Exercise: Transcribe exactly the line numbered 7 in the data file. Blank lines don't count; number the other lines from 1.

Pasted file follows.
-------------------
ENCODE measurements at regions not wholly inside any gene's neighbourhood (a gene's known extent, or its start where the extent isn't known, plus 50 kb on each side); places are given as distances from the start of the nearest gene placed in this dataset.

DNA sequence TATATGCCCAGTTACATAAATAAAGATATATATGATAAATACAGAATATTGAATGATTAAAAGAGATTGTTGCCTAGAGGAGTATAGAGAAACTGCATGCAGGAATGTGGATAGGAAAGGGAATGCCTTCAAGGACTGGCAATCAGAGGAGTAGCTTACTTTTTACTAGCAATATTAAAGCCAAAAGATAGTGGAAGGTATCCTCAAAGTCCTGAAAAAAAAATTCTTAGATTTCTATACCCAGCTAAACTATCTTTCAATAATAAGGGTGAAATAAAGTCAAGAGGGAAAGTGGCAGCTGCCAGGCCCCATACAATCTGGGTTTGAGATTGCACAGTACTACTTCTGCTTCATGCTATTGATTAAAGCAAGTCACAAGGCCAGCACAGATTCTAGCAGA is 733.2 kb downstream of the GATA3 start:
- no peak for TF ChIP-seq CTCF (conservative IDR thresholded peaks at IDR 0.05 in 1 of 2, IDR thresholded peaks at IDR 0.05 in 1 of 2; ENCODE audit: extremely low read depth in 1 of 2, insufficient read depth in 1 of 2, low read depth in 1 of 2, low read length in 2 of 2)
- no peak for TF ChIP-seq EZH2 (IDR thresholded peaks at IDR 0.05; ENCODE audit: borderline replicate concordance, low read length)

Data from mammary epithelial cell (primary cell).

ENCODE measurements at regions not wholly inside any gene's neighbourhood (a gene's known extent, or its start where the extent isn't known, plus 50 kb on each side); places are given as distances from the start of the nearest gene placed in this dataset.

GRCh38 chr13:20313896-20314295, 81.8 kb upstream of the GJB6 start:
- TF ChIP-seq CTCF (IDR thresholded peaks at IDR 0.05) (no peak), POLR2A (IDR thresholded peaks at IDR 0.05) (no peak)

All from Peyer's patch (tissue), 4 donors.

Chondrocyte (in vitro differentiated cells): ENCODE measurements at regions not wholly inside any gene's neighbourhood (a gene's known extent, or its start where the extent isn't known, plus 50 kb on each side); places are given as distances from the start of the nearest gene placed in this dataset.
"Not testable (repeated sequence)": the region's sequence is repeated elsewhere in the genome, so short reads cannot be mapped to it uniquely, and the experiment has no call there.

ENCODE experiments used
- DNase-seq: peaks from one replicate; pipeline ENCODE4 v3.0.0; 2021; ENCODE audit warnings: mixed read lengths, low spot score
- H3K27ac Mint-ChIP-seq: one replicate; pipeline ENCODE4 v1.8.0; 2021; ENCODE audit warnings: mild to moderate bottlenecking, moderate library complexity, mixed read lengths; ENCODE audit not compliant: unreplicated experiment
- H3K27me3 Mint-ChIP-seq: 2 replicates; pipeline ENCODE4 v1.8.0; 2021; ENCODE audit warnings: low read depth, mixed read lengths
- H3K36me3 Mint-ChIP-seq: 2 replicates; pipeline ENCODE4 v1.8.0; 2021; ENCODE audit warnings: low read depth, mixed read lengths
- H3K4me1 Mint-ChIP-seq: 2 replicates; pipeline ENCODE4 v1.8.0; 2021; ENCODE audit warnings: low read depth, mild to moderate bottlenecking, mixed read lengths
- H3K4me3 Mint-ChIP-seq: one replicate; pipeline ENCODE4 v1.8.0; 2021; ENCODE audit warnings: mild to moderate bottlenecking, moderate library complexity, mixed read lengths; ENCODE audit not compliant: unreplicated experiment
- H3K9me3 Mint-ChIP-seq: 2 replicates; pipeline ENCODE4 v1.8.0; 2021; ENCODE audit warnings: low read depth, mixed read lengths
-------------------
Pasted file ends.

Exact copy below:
GRCh38 chr13:20313896-20314295, 81.8 kb upstream of the GJB6 start: